Shepherd’s complex but compelling crime puzzle weaves between the dying days of 1850 and the early years of that century to unravel secrets from the past and offer a dark, new and excitingly authentic version of a literary enigma.

As always, Shepherd undertakes the task with style, harnessing the facts, taking some very credible liberties, adding atmosphere and colour, and turning an old mystery into something refreshingly readable.

While Charles Maddox, once one of London’s greatest ‘thief-takers,’ lies semi-conscious, ravaged by age and mental incapacity, his great-nephew and namesake, and also a detective, reluctantly takes on a new case.

His clients are the ineffectual Sir Percy Florence Shelley, only surviving son of the famous Shelleys, and Lady Jane Shelley, his brusque, haughty wife who has turned their home into a shrine to the long-dead poet.

The widowed Mary Shelley, now very much a recluse, is being blackmailed over lost ‘letters’, claim her son and daughter-in-law, and young Charles’ job will be to find whether the missing, and probably incriminating, memoirs really do exist.

When Charles tracks down Mary Shelley’s step-sister Claire Clairmont, a former lover of Lord Byron and a leading player in the Shelleys’ misadventures during their travels abroad, he soon finds himself being drawn into the bitter battle being waged over the poet’s literary legacy.

And as he learns more about the scheming, single-minded Mary Shelley and her ruthlessly ambitious father, political journalist and philosopher William Godwin, Charles makes a chance discovery that raises new doubts about the death of Shelley’s first wife, Harriet Westbrook. Did young Harriet kill herself, or was her death far more sinister than suicide?

The tangled web of the past continues to yield up more disturbing secrets and Charles faces the shattering possibility that his own great-uncle is implicated in a conspiracy to conceal terrible truths…

With an inherently charismatic cast and an all-seeing narrator to provide 21st century rationale, possessing an extensive knowledge of literature and the Romantics is not essential to enjoy and appreciate this beautifully executed novel.

A Treacherous Likeness is undeniably a new spin on an old story but it is also intelligent, revealing and exciting in the sheer power of its possibility.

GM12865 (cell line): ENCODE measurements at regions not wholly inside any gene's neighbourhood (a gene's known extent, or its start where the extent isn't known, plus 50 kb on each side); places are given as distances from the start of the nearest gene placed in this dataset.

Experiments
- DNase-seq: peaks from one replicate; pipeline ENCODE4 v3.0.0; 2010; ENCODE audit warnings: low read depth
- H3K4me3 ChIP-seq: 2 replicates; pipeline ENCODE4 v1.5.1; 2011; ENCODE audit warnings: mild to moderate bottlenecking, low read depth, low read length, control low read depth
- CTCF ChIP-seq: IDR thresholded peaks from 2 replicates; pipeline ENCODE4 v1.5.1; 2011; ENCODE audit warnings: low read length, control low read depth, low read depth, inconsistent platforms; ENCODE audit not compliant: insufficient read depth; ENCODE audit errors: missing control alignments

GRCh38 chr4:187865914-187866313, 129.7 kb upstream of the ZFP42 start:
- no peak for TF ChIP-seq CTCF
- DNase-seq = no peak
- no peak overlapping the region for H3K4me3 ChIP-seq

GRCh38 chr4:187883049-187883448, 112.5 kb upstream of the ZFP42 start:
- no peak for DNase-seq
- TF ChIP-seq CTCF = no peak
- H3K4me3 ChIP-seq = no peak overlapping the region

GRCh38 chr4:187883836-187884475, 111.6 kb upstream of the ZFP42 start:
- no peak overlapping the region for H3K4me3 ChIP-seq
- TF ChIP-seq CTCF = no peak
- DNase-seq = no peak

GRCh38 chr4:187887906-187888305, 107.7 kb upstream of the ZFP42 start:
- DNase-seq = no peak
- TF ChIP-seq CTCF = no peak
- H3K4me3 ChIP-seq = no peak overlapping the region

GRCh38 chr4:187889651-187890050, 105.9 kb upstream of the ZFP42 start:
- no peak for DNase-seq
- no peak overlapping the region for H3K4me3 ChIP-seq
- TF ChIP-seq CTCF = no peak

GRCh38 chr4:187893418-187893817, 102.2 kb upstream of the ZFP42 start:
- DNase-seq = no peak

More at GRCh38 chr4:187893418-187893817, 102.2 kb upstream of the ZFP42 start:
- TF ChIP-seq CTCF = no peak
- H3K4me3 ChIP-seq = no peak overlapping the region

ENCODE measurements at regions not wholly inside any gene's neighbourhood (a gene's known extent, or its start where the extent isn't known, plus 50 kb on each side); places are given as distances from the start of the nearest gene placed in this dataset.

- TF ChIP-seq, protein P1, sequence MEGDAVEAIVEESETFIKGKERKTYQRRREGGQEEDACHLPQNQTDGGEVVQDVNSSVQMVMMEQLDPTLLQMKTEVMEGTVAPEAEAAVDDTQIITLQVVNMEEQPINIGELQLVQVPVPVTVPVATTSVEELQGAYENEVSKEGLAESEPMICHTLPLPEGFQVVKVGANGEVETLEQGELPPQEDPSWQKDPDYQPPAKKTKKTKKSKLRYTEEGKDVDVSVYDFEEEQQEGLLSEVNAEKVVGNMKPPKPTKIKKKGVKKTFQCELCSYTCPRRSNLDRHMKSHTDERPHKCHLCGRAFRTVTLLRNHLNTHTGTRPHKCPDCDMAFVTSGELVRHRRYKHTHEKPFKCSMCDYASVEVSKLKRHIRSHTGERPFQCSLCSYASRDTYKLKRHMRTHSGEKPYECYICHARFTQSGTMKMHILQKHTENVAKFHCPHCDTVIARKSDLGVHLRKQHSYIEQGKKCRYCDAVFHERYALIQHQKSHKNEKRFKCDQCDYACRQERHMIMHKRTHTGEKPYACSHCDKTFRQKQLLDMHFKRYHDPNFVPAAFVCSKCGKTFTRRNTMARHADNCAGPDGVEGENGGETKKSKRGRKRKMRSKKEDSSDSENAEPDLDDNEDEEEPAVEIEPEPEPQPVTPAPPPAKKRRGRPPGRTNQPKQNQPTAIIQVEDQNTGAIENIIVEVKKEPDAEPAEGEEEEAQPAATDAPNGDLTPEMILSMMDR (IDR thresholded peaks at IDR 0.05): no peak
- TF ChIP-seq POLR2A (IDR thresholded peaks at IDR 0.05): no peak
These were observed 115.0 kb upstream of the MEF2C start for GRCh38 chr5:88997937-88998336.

Immaculately researched, gripping and often unsettling, this is the kind of storytelling to set the grey matter in motion, help us reflect on the nature of genius and question the veracity of literary legacies.

We might even feel encouraged to consider that maybe, just maybe, Lord Byron was not the only member of that ‘dazzling but doomed’ generation who was ‘mad, bad and dangerous to know.’
This review was originally written for the Lancashire Evening Post.

A Treacherous Likeness is published by Corsair in the UK, and as A Fatal Likeness, by Random House, in the US.

Pam Norfolk

Pam Norfolk

19.09.2018

Keats’ ‘To Autumn’: Turning a corner

by Ian Reynolds   From the exceedingly good cakes of Mr Kipling in nineteen-seventies TV commercials, to supermarket adverts in more recent times, and most often without even a passing nod to Keats, copywriters have borrowed heavily from what many consider to be the poet’s great last ode – ‘To Autumn’.     The changing […]

Read More
30.08.2018

Re-evaluating negative criticism of ‘Endymion’

by Wendy Shreve   Two hundred years ago, John Gibson Lockhart, in Blackwood’s Edinburgh Magazine, reviled John Keats’s ‘Endymion’ thus: As for Mr. Keats’s ‘Endymion’, it has just as much to do with Greece as it has with ‘old Tartary the fierce’; no man, whose mind has ever been imbued with the smallest knowledge or […]

Read More
28.07.2018

At home with the Wordsworths

by Pete May   It’s hard to enter the vale of Grasmere and not think of William Wordsworth. The village is dominated as much by the poet as by the contours of the Lakeland mountains. His old homes of Dove Cottage and Rydal Mount have long been open to the public, but they now have […]

Read More
23.07.2018

Film reviews: Mary Shelley, directed by Haifaa Al-Mansour

by Michael Johnstone   A chief aim of Haifaa Al-Mansour’s Mary Shelley is established in the film’s opening shot: a young Mary Godwin sits on the ground against the gravestone of her mother Mary Wollstonecraft, reading a Gothic novel. From there, we will learn that Mary looks like her mother, that William Godwin taught his […]

Read More
15.07.2018

The enigma of Coleridge

by Edward Platten   When the American poet and essayist, Ralph Waldo Emerson, travelled to Great Britain, he met the two poets whose collaborative work Lyrical Ballads has been said to have begun a new age of poetry. The Romantic movement, though it can also be said to have started a while before, certainly rose to prominence […]

Read More
28.06.2018

Re-imagining the Wordsworths III: A host of daffodils, a host of words

by Lucy Stone   ‘It feels as if you’re, when you speak it, as if you’re dancing and swaying in the wind, as if the daffodils were’, one year ten pupil from Keswick School observed, when asked how she felt reading I Wandered Lonely as a Cloud for the sound project Re-Imagining the Wordsworths, a collaboration […]